This posting introduces an idea for a new navigational view in Gramps, and includes some rough sketches to help explain the idea.
Gramps currently has views for each type of data (persons, events, places, etc.); some of these views are hierarchical. The relationship view (including the new “combined” version) provides some ability to navigate among persons. Gramps also has chart views (pedigree, H-tree, graph view, etc.) which are navigable. There are also tools, gramplets, etc, which help in various ways.
So what is the need for a new navigational view? It is meant to make it easier to:
- grasp the entire structure of the family tree, with respect to the current person, without seeing everything all at once (or to mix metaphors a bit, to paint a meaningful picture of the “forest” without painting each individual “tree”)
- see and understand the relationship(s) between the current person and any other person in the tree, differently than existing tools such as the Relationship Calculator
Specifically, it can help answer questions such as:
- How many third cousins does this person have, and who are they?
To go any further, I need to start using some illustrations. Please keep in mind that I’m not a UX designer (which will soon be quite obvious).
The new view can be thought of as a graph that starts with four nodes:
- the self node is the current person
- the parents node is the set of persons who are a parent of the current person
- the siblings node is the set of other persons who are children of the any of the parents
- the children node is the set of persons who are children of the current person
Note that the above definition of siblings includes all persons who have a parent in common with the current person, even those who don’t appear in any family with the current person.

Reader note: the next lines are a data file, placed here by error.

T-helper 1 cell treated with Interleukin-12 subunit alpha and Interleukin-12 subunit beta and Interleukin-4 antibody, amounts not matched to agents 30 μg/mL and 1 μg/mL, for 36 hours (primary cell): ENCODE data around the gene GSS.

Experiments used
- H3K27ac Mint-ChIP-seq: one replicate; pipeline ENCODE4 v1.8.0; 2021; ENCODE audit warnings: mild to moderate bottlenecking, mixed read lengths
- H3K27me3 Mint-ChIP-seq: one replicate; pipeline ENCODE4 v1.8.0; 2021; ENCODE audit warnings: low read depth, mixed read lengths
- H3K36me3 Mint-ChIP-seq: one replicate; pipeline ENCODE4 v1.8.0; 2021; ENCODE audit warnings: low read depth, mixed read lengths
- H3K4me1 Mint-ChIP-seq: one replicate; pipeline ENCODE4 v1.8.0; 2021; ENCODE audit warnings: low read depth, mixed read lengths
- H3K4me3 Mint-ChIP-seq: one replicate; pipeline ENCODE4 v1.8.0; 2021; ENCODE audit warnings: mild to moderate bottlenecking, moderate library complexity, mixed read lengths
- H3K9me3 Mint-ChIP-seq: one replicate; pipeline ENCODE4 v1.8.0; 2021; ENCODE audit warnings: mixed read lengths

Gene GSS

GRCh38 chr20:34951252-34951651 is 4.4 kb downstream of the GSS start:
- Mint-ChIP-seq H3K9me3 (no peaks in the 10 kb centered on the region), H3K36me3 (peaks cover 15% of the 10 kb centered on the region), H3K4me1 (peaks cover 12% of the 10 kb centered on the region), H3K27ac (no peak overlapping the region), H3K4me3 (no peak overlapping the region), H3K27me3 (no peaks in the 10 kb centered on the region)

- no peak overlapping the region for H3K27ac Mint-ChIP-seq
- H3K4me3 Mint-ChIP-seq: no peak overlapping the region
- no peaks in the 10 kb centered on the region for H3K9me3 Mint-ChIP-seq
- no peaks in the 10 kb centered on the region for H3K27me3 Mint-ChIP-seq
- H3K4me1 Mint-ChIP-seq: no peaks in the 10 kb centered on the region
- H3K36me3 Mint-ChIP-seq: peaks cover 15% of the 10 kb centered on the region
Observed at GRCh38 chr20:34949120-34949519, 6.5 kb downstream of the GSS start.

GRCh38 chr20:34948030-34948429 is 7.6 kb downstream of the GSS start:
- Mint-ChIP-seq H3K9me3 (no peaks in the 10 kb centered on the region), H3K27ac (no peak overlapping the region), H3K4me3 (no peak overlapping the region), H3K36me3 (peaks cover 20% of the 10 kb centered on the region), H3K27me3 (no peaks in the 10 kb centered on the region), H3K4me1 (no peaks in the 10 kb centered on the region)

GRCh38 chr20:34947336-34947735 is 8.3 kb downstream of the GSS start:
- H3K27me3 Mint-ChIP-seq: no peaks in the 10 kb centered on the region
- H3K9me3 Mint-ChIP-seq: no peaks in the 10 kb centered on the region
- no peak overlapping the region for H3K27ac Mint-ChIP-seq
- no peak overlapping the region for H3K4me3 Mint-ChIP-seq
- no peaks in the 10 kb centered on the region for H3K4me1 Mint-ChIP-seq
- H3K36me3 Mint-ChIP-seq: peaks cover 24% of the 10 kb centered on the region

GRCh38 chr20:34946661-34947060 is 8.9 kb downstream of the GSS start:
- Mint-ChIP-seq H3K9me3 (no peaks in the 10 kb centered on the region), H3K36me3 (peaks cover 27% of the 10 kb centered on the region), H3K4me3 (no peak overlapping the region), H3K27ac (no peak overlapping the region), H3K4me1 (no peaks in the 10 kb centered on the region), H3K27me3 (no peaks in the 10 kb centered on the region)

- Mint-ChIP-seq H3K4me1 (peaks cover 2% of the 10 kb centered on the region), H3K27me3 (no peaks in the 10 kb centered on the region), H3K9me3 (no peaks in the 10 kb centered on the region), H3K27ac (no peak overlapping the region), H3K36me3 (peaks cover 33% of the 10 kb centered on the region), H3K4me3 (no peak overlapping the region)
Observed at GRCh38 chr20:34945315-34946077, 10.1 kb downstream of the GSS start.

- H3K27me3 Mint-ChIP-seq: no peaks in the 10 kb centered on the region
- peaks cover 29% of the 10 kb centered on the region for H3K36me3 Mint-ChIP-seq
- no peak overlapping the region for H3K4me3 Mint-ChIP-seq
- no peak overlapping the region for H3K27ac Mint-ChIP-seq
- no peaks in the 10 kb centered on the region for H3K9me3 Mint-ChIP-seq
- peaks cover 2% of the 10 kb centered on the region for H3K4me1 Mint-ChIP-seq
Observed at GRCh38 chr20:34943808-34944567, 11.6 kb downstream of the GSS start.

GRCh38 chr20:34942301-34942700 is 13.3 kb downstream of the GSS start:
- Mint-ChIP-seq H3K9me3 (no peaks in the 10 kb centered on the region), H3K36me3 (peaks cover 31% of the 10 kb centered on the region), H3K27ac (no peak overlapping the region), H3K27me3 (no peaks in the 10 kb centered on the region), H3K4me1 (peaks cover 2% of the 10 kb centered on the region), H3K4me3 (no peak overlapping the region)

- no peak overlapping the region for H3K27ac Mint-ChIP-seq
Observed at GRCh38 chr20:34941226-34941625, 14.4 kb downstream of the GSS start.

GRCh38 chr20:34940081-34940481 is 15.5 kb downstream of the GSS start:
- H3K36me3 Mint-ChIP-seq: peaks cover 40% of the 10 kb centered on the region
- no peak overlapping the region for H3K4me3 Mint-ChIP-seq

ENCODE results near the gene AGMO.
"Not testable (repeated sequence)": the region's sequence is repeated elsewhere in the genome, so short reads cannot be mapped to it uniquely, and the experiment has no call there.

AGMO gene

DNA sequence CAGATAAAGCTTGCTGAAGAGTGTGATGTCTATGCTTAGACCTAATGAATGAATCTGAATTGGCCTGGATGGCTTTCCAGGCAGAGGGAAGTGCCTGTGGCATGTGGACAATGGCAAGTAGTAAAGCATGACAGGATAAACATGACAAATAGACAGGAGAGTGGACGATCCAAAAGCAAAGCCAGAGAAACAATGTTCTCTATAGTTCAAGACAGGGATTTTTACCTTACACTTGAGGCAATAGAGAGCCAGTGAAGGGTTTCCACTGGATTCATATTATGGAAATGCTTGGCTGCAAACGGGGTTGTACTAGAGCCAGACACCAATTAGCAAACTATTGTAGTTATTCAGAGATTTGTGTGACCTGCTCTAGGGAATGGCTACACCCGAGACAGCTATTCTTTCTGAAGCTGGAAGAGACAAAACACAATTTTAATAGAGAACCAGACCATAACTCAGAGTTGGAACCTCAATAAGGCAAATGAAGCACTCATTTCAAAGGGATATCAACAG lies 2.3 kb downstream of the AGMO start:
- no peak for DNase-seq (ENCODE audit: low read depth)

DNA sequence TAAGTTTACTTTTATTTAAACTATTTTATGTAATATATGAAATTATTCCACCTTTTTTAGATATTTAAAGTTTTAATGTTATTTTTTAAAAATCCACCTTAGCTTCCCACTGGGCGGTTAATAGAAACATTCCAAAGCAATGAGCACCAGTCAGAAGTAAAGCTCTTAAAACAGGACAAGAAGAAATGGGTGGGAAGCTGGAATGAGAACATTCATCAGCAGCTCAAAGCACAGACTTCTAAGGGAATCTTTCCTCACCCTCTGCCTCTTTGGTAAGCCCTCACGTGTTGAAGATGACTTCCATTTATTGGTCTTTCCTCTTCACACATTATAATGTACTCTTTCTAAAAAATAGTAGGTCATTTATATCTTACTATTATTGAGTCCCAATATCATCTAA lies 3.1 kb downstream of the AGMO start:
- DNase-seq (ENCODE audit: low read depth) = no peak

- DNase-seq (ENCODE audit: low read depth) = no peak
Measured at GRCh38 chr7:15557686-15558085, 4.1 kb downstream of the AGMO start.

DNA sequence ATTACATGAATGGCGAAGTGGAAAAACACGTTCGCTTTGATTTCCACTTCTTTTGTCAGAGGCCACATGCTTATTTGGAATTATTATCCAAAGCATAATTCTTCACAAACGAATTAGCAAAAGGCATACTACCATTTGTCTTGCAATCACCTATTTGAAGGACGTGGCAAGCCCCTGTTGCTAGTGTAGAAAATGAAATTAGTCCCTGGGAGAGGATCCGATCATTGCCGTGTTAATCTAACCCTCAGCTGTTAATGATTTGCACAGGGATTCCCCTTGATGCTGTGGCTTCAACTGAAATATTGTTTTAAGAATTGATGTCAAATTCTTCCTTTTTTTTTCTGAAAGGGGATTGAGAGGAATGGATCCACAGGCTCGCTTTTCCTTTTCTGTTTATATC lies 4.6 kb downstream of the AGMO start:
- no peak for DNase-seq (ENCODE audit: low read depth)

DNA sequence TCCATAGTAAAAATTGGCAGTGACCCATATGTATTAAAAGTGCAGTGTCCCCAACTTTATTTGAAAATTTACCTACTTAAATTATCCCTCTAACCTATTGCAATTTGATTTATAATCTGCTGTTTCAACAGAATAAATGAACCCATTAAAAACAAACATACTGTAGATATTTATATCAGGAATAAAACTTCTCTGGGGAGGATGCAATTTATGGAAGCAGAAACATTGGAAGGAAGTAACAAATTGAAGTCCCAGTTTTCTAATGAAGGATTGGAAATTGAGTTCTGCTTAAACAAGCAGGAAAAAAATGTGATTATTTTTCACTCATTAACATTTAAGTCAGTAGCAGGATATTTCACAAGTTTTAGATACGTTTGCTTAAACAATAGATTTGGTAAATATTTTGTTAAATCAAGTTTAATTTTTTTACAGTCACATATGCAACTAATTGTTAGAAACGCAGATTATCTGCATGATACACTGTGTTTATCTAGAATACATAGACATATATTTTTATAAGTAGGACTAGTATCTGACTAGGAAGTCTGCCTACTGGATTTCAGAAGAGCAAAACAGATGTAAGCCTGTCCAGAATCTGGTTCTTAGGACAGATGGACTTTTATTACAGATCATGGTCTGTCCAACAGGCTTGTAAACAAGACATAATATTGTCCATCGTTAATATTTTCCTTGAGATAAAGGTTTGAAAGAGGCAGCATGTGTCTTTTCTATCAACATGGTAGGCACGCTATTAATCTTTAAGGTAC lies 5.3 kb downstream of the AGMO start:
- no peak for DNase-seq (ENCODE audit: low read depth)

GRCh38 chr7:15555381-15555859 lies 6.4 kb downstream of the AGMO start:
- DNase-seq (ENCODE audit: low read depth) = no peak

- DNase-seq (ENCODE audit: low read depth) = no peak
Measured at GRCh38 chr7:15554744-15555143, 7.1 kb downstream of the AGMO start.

Some of the nodes may be expandable, and that potential can be indicated somehow:
For example, the siblings node can be expanded to have a children node beneath it:
And the parents node can be expanded to show its parents and siblings:
Then that new siblings node can also have a children node:
And each of the children nodes can have children nodes of their own:
And so on.
Some of the nodes (other than self) may be empty, if such relatives never existed or have not yet been identified. A count within each node can make that clear:
Each node can be labeled to indicate the general relationship of that set of persons to the current person. I say “general” relationship because the view does not distinguish between paternal and maternal relatives, etc., and because the meaning of “siblings” is more general, as described above. The choice of suitable general terms may therefore be problematic for some languages or cultures.
However, although the node labeled “first cousins” (for example) might contain some persons who are technically not first cousins of the current person, it is still the case that all of the current person’s first cousins will be contained in that node.
Although a node with a count of 0 need not be expandable, allowing the user to expand it lets them see the general relationships represented by subsequent nodes.